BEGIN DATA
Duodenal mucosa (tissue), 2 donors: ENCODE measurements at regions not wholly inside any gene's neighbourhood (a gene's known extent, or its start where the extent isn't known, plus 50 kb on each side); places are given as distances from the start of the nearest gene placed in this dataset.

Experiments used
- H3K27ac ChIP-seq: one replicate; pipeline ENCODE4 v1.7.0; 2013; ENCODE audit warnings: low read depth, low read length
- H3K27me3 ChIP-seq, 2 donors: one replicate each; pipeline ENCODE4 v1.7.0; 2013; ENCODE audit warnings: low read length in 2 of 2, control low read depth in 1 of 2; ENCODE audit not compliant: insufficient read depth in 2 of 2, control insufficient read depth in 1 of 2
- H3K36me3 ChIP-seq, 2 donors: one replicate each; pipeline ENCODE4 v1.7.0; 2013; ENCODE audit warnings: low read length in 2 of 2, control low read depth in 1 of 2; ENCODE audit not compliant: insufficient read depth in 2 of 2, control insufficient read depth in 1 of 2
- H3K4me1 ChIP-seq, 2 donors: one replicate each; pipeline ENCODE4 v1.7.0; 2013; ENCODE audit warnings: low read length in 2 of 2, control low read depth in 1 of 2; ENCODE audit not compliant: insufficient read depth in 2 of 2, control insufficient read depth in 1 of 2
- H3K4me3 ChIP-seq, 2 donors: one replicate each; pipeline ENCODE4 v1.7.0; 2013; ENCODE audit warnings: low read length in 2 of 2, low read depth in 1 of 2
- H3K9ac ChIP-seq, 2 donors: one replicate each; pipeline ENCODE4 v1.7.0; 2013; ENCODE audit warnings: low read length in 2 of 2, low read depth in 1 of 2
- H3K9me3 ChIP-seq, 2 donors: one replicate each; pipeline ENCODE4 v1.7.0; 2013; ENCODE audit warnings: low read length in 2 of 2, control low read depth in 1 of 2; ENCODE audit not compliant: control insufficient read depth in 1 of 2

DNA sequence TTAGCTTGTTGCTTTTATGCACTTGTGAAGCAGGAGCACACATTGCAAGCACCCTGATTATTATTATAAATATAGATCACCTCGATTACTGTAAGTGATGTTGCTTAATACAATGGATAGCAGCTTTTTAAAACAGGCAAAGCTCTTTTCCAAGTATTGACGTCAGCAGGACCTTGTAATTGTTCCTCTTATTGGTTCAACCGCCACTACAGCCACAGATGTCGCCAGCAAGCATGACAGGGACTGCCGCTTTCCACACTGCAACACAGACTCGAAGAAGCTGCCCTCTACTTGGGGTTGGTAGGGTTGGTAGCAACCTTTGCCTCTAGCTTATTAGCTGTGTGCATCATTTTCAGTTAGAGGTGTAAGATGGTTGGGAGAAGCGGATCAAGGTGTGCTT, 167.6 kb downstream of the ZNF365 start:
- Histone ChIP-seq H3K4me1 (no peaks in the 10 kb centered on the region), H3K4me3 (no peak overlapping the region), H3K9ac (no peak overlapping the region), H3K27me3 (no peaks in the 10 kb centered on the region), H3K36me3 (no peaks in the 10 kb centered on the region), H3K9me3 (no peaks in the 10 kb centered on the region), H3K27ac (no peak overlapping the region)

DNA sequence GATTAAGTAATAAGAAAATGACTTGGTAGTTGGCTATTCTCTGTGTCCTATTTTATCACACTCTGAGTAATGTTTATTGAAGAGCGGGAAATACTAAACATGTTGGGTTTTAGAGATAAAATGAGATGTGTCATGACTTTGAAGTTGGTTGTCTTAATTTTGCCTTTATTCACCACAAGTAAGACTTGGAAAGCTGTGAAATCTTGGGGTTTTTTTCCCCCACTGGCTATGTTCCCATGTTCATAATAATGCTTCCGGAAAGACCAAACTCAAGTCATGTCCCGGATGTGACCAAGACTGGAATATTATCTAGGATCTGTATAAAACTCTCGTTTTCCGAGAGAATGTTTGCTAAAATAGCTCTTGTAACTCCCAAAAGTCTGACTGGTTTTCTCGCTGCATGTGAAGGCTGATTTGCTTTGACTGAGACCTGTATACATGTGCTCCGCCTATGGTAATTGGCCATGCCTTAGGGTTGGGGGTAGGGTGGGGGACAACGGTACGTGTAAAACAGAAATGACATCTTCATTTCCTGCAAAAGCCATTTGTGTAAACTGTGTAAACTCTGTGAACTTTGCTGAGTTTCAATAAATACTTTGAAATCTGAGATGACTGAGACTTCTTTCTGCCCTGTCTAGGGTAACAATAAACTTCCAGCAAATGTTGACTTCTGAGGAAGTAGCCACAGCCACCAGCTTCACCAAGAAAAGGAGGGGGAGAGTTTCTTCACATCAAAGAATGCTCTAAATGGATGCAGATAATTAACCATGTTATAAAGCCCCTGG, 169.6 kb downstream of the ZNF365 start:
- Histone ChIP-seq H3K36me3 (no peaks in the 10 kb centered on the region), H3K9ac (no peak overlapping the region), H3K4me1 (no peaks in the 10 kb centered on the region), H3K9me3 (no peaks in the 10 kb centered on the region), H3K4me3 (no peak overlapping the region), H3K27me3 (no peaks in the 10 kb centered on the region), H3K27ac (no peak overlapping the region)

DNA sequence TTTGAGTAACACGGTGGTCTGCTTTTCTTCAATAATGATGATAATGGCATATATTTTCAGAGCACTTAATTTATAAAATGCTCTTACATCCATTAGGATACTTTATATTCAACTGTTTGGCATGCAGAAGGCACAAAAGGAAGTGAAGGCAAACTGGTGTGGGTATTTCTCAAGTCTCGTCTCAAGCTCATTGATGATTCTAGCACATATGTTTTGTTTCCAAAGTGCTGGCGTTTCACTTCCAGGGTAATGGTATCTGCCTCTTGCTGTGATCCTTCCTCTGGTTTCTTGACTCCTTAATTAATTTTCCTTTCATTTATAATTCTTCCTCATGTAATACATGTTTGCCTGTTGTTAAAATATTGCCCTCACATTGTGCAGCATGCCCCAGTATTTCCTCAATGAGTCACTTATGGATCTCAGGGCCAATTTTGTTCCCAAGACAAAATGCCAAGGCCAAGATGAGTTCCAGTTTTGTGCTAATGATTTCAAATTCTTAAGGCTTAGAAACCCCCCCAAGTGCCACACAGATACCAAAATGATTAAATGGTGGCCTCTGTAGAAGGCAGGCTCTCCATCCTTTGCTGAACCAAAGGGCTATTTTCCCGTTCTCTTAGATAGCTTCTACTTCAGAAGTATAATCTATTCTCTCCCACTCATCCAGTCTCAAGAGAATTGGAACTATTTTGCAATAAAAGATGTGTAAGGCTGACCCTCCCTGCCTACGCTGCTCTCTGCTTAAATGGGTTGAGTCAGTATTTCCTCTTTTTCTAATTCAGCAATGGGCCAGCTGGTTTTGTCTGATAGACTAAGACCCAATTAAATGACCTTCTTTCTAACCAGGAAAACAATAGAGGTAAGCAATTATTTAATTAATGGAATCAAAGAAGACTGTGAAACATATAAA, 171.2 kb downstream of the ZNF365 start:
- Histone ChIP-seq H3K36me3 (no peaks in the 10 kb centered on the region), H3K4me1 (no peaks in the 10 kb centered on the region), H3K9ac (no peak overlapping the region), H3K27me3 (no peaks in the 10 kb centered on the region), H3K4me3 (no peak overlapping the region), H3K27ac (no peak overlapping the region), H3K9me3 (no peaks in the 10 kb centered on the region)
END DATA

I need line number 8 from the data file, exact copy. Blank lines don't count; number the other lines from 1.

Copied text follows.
- H3K9ac ChIP-seq, 2 donors: one replicate each; pipeline ENCODE4 v1.7.0; 2013; ENCODE audit warnings: low read length in 2 of 2, low read depth in 1 of 2